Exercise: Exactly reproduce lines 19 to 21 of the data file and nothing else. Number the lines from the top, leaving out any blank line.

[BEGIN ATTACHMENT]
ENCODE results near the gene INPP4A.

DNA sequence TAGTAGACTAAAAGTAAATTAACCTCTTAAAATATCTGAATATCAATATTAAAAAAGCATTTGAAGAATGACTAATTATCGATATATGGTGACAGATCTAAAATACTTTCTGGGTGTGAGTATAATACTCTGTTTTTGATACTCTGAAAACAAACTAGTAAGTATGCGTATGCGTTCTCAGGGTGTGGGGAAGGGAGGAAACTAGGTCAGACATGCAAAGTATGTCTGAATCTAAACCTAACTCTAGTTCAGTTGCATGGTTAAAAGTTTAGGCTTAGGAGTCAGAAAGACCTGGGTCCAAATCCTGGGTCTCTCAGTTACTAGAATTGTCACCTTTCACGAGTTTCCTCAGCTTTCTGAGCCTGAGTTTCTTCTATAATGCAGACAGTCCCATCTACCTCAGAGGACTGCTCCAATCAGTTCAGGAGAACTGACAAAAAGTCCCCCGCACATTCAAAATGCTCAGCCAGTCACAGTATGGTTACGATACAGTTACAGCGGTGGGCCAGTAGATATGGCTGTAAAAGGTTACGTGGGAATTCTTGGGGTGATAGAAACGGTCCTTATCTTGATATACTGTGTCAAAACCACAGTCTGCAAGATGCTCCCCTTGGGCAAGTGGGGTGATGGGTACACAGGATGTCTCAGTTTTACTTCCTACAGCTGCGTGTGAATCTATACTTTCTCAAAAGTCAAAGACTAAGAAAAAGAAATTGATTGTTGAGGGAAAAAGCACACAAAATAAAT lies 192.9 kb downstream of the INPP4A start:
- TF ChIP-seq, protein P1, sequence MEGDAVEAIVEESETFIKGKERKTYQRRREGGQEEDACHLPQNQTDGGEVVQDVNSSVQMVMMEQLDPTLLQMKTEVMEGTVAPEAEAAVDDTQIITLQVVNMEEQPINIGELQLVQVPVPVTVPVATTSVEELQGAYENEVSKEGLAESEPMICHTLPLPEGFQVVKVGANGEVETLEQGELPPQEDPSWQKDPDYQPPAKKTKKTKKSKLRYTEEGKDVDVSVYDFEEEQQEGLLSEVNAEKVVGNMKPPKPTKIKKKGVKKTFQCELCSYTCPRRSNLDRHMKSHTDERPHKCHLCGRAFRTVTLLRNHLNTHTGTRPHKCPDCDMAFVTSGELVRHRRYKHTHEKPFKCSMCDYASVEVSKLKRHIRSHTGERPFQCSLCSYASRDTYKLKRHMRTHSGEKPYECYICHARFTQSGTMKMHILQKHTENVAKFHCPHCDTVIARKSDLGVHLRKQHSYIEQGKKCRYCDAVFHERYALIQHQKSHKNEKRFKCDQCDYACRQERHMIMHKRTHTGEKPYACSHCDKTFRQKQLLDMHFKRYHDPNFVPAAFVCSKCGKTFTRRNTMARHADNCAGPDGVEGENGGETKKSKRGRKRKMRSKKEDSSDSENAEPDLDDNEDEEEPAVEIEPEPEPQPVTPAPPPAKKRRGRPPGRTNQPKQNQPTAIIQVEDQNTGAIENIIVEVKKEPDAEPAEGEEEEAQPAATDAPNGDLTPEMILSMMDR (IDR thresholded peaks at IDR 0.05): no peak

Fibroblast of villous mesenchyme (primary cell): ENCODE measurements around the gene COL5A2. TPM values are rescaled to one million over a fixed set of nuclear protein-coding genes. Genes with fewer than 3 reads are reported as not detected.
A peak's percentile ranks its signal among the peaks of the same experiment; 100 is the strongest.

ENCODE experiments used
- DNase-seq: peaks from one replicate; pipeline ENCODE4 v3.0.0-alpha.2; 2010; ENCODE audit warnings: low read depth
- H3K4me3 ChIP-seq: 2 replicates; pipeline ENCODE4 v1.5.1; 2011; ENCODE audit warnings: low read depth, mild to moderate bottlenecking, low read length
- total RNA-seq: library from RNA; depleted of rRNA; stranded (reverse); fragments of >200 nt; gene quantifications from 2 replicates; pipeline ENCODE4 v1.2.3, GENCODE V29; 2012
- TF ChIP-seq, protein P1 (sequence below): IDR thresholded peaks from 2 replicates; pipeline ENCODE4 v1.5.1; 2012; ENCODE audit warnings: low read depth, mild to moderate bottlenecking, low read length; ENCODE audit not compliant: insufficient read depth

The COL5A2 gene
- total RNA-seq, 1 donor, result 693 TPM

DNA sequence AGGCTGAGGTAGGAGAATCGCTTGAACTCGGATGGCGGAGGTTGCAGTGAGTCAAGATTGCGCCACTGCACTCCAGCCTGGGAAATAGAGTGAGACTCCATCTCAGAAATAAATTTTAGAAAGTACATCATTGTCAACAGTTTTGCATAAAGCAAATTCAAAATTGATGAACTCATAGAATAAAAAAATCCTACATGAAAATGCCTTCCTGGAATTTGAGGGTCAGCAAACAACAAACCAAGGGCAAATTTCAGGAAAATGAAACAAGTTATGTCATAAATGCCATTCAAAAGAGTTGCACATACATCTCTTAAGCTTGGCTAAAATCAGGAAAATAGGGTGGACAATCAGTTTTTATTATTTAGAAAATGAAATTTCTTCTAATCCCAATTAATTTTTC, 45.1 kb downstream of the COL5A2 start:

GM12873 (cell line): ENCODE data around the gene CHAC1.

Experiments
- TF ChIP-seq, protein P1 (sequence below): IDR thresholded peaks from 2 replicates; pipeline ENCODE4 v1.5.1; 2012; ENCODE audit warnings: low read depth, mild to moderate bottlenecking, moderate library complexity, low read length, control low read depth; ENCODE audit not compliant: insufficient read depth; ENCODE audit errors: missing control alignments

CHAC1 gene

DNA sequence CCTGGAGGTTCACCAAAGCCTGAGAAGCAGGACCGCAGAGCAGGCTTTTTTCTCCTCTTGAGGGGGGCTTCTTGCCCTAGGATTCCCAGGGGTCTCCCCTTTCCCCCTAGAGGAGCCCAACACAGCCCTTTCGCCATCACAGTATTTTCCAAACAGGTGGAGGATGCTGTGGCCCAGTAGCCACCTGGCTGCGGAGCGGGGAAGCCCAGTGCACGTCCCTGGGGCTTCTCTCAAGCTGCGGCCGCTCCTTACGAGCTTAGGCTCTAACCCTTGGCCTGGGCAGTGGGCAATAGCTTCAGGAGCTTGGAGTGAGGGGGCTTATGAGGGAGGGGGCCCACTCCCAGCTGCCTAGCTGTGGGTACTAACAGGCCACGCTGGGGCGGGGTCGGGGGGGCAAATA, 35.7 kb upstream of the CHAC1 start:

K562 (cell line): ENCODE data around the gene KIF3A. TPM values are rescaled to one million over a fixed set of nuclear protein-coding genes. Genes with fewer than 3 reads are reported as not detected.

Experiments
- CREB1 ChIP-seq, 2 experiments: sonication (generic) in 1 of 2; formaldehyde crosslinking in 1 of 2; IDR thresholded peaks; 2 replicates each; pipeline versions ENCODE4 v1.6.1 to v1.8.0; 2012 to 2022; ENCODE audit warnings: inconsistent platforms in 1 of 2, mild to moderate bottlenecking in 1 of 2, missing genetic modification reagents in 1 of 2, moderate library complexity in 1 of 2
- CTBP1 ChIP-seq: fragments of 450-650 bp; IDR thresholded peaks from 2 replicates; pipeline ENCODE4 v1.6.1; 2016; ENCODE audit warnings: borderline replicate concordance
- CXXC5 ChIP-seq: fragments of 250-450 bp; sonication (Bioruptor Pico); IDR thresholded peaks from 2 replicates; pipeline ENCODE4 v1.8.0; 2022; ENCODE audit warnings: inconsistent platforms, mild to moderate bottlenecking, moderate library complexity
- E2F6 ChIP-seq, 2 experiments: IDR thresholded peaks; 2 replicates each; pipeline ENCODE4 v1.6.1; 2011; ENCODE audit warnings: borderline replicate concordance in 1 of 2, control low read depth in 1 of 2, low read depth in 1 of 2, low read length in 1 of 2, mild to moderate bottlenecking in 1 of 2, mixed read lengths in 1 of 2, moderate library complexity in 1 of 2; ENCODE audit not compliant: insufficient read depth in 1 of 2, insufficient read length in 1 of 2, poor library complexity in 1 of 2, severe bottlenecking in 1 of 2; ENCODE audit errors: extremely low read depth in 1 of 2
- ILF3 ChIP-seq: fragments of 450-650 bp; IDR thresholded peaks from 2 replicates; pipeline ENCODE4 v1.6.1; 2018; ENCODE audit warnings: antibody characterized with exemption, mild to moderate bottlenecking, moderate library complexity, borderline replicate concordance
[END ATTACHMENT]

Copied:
K562 (cell line): ENCODE data around the gene KIF3A. TPM values are rescaled to one million over a fixed set of nuclear protein-coding genes. Genes with fewer than 3 reads are reported as not detected.

Experiments
- CREB1 ChIP-seq, 2 experiments: sonication (generic) in 1 of 2; formaldehyde crosslinking in 1 of 2; IDR thresholded peaks; 2 replicates each; pipeline versions ENCODE4 v1.6.1 to v1.8.0; 2012 to 2022; ENCODE audit warnings: inconsistent platforms in 1 of 2, mild to moderate bottlenecking in 1 of 2, missing genetic modification reagents in 1 of 2, moderate library complexity in 1 of 2